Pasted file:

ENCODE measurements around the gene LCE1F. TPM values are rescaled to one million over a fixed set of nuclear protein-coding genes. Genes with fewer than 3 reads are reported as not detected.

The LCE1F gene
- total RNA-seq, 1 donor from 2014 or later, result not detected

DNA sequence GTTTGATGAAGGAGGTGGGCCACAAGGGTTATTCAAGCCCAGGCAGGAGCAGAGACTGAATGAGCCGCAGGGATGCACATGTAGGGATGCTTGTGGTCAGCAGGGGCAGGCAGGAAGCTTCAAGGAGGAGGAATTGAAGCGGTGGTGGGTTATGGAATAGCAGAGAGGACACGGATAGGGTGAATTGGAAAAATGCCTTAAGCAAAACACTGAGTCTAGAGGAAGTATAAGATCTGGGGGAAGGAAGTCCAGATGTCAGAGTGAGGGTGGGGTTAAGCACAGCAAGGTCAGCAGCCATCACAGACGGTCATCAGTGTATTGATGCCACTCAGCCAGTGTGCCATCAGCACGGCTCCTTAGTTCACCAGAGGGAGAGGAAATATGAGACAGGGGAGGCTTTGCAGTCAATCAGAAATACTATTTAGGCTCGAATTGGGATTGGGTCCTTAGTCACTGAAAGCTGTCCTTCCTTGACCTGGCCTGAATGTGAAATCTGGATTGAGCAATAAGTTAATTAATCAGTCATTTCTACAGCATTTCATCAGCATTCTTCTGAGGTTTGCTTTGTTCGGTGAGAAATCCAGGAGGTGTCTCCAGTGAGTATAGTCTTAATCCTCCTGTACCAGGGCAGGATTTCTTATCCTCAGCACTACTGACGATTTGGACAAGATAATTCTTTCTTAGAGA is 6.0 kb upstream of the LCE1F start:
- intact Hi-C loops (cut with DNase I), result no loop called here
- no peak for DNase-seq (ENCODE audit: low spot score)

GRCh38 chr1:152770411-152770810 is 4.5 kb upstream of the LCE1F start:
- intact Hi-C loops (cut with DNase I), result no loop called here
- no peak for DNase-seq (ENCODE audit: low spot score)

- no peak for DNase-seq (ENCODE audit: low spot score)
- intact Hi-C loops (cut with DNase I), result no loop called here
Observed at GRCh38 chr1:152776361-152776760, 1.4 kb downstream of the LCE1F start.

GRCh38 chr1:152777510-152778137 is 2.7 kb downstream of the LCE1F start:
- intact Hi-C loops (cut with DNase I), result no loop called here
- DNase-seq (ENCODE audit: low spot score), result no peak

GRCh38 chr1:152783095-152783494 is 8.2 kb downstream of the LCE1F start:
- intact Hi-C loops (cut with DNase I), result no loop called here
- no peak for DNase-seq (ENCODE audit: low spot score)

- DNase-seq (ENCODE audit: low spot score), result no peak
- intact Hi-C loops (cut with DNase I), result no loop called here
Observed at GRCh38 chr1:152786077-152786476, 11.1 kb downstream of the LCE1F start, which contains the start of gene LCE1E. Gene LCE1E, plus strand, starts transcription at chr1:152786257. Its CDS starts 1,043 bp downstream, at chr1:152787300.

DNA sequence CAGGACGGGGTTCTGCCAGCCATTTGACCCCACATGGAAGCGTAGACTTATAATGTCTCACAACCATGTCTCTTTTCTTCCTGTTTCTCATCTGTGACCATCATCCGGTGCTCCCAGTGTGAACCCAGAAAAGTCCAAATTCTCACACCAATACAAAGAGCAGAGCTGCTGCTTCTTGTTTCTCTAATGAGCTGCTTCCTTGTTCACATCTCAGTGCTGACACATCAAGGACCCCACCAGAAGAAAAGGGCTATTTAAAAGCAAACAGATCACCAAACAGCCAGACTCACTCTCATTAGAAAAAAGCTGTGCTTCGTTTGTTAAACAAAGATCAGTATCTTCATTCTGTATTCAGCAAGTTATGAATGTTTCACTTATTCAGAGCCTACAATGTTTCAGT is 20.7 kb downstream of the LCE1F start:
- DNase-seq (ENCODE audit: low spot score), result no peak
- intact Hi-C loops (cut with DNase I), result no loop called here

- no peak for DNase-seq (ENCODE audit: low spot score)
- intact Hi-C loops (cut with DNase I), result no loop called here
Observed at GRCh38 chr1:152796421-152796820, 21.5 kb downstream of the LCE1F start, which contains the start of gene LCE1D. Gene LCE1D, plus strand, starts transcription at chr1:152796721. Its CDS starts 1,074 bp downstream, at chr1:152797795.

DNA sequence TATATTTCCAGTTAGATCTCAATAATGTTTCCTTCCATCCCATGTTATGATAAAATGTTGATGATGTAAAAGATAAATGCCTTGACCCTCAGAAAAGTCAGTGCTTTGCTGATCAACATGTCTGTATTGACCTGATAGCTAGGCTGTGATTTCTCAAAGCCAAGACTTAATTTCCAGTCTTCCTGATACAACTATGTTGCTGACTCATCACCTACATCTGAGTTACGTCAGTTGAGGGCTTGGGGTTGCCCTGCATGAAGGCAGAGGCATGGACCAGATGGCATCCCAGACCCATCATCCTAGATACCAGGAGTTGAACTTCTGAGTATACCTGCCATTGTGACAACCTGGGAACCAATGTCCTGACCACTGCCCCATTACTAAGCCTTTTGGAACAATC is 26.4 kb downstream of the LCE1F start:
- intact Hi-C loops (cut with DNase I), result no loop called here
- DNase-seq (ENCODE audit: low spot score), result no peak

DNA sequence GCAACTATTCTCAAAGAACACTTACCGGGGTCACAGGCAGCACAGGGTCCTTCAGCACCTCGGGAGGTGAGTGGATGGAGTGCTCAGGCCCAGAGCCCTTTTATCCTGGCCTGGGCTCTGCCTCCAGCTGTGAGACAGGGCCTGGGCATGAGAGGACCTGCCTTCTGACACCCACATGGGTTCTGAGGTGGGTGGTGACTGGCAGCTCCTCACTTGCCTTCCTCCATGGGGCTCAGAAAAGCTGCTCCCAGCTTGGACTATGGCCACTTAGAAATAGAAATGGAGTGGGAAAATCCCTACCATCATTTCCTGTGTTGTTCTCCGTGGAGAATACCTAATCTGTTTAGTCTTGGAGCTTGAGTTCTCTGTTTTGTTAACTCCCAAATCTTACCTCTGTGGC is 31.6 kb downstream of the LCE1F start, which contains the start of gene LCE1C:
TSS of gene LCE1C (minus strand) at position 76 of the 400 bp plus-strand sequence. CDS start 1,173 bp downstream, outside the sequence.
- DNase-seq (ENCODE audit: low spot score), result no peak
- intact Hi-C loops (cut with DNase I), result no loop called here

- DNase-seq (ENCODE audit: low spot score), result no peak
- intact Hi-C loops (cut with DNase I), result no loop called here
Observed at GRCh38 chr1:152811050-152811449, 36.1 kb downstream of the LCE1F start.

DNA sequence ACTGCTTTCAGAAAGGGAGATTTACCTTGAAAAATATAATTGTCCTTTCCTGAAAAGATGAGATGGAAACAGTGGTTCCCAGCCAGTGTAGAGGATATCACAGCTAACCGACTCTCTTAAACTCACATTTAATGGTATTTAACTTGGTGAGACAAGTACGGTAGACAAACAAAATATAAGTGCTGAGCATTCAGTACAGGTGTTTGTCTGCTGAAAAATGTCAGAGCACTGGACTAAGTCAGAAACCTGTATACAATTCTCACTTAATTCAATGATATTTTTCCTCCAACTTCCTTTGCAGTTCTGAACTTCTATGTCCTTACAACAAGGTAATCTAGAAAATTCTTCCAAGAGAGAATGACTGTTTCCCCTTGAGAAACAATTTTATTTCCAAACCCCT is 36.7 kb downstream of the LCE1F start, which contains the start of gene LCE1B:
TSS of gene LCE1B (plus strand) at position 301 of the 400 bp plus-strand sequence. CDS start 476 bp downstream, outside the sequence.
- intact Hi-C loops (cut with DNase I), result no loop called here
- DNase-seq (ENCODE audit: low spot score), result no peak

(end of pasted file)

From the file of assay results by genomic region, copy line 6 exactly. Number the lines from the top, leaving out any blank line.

- no peak for DNase-seq (ENCODE audit: low spot score)